Take a deep breath, Chicago Bulls fans.
Carlos Boozer may not be going anywhere after the 2013-14 season, despite the many rumors to the contrary that have popped up for what seems like years now. Even though the Bulls could save themselves a lot of money by using the amnesty clause on Boozer's contract over the summer, that might not be happening.
Craig Sager reported as much during the TNT broadcast of Chicago's final pre-All-Star-break game (h/t Blogabull.com):
Although Carlos Boozer started all 46 games he has played this year, he is down to a career low 2.8 minutes in the 4th quarter. And after Luol Deng was traded to Cleveland earlier this year, Boozer began to wonder about his own future with the team. He told me tonight that he has been assured that he will not be traded by next week's deadline, nor will the team buy out the final year of his contract this summer unless they can land a superstar which is too good to pass up.
I can buy the lack of trading options, but assuming Sager meant to say "amnesty" instead of "buy out," how does that make sense? Boozer is set to earn $16.8 million during the 2014-15 season, according to ShamSports.com, and he comes nowhere close to justifying that type of contract.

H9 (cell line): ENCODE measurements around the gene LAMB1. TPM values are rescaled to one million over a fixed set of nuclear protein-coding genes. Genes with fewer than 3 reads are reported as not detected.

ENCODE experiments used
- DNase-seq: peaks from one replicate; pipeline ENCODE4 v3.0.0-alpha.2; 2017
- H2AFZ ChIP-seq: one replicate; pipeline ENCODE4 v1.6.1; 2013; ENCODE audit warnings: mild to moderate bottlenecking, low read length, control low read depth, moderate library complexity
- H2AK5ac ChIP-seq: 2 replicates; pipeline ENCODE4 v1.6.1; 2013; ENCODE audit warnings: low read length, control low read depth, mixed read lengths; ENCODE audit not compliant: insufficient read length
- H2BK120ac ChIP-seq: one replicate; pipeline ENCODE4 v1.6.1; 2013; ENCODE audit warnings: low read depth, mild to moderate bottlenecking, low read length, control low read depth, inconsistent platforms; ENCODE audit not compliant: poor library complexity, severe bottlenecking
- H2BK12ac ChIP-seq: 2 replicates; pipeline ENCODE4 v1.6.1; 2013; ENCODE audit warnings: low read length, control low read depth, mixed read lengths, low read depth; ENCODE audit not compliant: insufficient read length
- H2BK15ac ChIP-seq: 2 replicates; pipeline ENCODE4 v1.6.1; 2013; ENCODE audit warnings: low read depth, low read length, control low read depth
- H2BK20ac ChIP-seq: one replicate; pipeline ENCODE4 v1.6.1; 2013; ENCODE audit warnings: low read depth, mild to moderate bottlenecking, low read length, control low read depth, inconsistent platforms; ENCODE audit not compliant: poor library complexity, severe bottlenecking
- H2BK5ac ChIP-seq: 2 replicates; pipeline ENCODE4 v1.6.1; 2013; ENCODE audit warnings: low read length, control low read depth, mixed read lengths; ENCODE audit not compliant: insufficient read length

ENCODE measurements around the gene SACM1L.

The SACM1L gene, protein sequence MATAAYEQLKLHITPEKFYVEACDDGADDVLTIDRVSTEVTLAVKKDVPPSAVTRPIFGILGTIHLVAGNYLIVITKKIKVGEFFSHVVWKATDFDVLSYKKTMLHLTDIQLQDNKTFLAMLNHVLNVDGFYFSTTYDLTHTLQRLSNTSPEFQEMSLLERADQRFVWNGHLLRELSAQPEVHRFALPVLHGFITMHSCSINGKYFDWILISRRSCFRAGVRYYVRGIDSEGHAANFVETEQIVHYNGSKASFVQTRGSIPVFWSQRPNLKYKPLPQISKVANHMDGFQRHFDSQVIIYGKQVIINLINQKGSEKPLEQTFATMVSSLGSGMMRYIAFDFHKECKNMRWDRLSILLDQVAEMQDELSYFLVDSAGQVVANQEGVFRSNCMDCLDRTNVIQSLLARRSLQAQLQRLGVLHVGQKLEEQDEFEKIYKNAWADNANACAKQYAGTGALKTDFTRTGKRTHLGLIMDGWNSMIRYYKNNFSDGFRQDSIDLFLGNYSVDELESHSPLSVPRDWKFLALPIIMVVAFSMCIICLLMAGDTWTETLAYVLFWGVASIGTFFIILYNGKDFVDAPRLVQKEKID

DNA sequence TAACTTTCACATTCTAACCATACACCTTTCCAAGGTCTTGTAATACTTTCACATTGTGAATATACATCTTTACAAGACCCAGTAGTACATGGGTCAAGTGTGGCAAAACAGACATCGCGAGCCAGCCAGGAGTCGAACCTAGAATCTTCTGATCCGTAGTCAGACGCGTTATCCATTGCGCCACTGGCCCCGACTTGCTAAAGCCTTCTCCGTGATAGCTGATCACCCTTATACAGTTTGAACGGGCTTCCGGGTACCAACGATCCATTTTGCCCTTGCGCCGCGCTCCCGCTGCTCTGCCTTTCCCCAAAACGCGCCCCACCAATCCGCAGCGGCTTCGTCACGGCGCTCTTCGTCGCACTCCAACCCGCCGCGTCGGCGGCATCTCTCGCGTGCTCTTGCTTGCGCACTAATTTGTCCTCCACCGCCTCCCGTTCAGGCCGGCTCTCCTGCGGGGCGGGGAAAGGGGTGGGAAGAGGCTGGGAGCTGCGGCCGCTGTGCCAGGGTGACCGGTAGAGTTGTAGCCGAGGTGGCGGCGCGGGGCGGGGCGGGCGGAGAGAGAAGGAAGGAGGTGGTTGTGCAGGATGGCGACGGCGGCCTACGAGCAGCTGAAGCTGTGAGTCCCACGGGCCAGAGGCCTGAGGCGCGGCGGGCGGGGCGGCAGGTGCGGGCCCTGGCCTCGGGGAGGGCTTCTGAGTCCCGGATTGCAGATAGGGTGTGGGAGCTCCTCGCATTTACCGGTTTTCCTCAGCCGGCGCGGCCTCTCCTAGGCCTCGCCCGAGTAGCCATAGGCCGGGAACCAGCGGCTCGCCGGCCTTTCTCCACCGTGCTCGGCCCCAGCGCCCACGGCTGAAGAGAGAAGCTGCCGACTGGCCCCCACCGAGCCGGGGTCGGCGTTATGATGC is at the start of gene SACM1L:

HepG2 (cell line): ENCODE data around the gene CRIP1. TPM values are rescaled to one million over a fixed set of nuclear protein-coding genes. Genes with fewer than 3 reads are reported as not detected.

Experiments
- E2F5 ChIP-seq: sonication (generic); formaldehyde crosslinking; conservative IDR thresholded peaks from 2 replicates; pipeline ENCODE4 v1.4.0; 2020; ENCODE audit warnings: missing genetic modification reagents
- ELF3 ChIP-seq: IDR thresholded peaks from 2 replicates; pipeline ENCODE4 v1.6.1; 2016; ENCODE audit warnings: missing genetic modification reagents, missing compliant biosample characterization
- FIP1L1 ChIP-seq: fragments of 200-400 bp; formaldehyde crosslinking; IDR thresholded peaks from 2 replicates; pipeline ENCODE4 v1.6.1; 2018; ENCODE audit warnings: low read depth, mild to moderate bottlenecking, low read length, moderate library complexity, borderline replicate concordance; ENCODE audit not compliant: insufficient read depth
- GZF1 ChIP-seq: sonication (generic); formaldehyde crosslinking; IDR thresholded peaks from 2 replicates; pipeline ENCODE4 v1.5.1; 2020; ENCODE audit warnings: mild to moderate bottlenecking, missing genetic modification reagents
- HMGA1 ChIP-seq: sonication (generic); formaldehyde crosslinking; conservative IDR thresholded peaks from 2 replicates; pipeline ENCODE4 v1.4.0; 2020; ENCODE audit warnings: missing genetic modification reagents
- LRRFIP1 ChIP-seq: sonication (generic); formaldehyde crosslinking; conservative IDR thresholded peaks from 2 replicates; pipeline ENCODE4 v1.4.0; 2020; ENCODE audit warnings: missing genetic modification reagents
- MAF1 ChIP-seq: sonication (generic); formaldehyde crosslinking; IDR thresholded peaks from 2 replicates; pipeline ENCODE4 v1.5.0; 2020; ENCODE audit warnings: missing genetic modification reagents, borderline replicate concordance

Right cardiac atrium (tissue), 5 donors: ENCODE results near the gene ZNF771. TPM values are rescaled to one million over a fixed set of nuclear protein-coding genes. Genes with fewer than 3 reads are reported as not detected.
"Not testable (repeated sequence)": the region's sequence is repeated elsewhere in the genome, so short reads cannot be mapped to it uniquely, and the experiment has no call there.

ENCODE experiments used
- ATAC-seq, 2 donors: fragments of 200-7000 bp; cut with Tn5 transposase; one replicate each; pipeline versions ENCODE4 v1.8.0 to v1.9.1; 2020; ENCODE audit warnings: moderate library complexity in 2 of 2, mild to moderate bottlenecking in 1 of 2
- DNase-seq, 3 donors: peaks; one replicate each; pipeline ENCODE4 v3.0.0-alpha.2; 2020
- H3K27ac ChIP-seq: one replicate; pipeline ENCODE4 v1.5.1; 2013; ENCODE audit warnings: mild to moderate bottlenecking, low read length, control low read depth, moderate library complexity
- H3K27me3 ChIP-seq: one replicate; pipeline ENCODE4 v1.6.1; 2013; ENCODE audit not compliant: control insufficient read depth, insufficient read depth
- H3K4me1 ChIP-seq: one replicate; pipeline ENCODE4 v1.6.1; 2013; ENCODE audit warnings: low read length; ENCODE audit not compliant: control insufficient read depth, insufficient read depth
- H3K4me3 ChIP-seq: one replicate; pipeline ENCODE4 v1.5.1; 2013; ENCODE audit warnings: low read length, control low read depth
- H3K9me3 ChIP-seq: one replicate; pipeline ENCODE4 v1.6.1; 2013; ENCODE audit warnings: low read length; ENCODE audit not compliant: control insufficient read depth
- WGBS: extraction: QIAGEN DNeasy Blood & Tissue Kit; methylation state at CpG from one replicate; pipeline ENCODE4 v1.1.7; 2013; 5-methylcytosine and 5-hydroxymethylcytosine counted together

Superstar or not—and Nikola Mirotic doesn't count as a superstar—the Bulls would be best off if they wiped his salary off the books. And as BullsBlogger writes, "The 'superstar' line would have one believe they'd only desire cap space if they could land Carmelo Anthony, or perhaps any of the three Heat stars also opting out of their contracts this summer."
Should the Bulls amnesty Boozer?
Basketball-Reference shows that Chicago scores three fewer points per 100 possessions when Boozer is on the court, and his defense—or lack thereof—isn't making up for the difference. The Bulls allow an additional 3.5 points over the same time frame when the power forward is playing.
Amazingly enough, this is an improvement upon last year's numbers.
So obviously, Chicago should keep an overpaid player who makes the team worse on both ends of the floor. Granted, management will be responsible for paying Boozer, whether he's amnestied or not.
But isn't it far better to fill up the cap space with players who can, you know, actually make the team better?